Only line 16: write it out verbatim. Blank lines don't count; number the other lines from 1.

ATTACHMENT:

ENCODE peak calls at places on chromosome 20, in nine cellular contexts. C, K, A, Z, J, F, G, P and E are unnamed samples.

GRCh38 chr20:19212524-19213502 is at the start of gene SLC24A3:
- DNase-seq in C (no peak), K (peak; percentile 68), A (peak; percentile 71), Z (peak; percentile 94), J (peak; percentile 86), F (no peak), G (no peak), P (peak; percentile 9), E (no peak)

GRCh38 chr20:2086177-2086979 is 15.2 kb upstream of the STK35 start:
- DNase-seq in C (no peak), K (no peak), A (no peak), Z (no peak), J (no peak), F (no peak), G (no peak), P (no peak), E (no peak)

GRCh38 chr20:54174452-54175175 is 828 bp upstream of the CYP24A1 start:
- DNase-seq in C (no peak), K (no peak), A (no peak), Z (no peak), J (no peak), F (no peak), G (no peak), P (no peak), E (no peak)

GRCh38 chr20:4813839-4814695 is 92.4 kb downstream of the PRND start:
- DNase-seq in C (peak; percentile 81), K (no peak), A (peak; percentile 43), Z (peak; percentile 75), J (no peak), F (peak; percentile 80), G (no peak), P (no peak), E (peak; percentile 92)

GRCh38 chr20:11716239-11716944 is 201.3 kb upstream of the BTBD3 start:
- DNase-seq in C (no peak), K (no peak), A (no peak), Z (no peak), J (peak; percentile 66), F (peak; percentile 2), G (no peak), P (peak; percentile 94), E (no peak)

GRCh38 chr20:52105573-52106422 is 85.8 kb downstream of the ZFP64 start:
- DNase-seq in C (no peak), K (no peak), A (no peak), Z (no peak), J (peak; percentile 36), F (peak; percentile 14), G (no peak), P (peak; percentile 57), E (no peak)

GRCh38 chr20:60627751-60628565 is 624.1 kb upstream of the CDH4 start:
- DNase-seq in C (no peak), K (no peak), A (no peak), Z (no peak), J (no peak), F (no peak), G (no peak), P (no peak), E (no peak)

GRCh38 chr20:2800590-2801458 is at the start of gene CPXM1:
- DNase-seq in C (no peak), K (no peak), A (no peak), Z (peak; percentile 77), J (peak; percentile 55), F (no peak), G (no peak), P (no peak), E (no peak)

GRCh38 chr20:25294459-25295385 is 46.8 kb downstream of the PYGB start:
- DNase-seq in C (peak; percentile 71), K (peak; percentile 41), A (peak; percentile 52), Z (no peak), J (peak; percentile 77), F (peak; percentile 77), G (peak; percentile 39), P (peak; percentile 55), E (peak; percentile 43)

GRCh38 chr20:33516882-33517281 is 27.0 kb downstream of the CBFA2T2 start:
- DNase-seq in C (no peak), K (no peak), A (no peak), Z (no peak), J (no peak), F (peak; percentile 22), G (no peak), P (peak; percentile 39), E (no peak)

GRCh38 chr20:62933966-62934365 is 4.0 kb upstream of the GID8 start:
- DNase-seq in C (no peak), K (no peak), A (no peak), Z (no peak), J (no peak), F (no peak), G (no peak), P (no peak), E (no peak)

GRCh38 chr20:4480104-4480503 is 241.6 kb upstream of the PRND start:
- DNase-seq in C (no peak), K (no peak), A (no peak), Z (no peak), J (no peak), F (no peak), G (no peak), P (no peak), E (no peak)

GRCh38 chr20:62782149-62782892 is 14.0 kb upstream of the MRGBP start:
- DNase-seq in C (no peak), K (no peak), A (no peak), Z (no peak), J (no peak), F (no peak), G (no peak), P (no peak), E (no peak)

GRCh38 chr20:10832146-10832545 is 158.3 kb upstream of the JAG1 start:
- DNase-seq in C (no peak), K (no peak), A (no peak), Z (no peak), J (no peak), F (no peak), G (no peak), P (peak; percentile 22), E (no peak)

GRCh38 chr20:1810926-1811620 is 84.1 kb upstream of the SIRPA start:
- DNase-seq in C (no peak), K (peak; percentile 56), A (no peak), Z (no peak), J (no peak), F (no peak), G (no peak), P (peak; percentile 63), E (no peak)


GRCh38 chr20:2800590-2801458 is at the start of gene CPXM1: